By Heather Cass
Publications & Design Coordinator, Penn State Behrend
Have you noticed the medieval-looking baskets with chains on metal poles around campus and wondered what they are for?
They’re for your entertainment.
The baskets are targets for a new nine-hole disc golf course that snakes around the perimeter of campus. Disc golf is played much like traditional golf but with flying discs instead of balls and clubs. Players stand near the tee and try to get their disc into the basket in the fewest number of throws.
The project was initiated by Kyle Stephan ’14, a former SGA president, who got the
ball rolling discs flying, by approaching the Student Activities and Athletics departments to obtain approval, advice, and, eventually, funding to establish a course on campus.
Stephan was joined by Mechanical Engineering majors Trey Neveux and Mark Malecky, and Psychology major Tyler Ferraino, who worked together to design the course, locate equipment, and secure funds.
The students did the majority of the work on the course themselves, with assistance from the Erie Disc Golf Club, the college’s Maintenance and Operations department, and with instruction from Dr. Mike Naber, lecturer in geosciences, on using Geographic Information System (GIS) to layout and measure the course.
Tyler Ferraino, right, and Trey Neveux.
Though the graphics for the tee markers are still under production, all of the targets/baskets are set and the tee markers (plain white signs) are in place.
The course starts in front of the tennis court/baseball fields near the Jordan road entrance to the college. From there, it snakes around to the old soccer field and then up and around the new track complex before finishing up in the woods across from the track near the bridge to Erie parking lot.
An online map that you can use on your Smartphone while you play can be found here.
A basic disc golf set contains three discs—a driver, a mid-range disc, and a putter. Just like in golf, the driver is used for long drives from tee, the mid-range disc is used for shorter distances, and the putter is used when you’re close to the target.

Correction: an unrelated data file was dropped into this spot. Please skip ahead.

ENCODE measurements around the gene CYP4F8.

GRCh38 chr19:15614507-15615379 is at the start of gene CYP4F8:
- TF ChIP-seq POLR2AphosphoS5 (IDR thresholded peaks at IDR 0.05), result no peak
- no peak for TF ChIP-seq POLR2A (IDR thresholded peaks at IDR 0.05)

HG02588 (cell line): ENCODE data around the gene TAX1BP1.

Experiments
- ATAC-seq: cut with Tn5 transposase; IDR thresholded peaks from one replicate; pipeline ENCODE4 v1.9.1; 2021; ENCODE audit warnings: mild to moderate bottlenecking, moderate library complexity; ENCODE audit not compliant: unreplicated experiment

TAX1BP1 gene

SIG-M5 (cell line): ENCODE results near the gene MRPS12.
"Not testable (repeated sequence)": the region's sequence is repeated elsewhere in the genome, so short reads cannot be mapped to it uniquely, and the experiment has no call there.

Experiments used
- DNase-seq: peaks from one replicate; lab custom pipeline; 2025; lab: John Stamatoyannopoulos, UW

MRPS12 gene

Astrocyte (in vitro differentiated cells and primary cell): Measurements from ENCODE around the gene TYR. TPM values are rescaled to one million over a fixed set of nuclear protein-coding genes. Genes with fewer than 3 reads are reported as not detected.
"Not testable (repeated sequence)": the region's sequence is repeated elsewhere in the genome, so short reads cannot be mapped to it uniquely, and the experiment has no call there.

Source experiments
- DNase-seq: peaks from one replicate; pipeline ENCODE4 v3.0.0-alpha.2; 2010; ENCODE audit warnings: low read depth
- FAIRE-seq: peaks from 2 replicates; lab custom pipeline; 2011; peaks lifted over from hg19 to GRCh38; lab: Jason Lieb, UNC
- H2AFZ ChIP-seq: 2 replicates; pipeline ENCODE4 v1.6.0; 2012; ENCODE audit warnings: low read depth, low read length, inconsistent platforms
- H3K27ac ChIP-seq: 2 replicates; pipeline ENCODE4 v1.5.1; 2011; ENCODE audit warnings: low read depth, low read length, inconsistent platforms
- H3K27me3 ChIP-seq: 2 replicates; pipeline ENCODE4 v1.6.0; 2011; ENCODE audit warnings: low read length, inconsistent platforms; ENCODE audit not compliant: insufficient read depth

There are at least ten sets of discs available for students to borrow for free at the RUB desk (and Neveux says there are more to come), or you can pick up your own set at a mass retailer or online for less than $30.
How to play/rules
Standing at the tee (currently marked with plain white signs…graphics are in production!), throw your driver disc toward the basket. Players — typically two to four, but more is OK, too — take turns throwing their discs with the one whose disc lands the farthest from the basket going first (like golf).
One point (stroke) is counted each time the disc is thrown and when a penalty is incurred. The goal is to play each hole in the fewest strokes possible. A disc that comes to rest in the basket or chains constitutes a successful completion of that hole.
Most of the holes on Behrend’s course are a par 3, but there are also two par 4s and a par 5. Map here.
The player with the lowest total strokes for the entire course wins.
Neveux and Ferraino spent some time introducing me to the sport on a recent weekday morning.
It was a lot of fun and it wasn’t hard to figure out how to throw the discs to my advantage (most drivers arc left) and when to switch discs to make use of the mid-range and putter discs.
By the third hole, I had a pretty solid grasp on the sport and enough skill to get the disc in the area I wanted it to be.
Learn more at YouTube, where you can find plenty of videos with tips on disc throwing technique.
Neveux, who serves as president of the Disc Golf club at Behrend, says they are already thinking of expanding.
“We’d like to add another nine holes, so we have an eighteen-hole course,” he said. “We’ve got plenty of space for it on campus.”
And, with the club’s dedication and promotion of the sport, they’re sure to have plenty of players, too.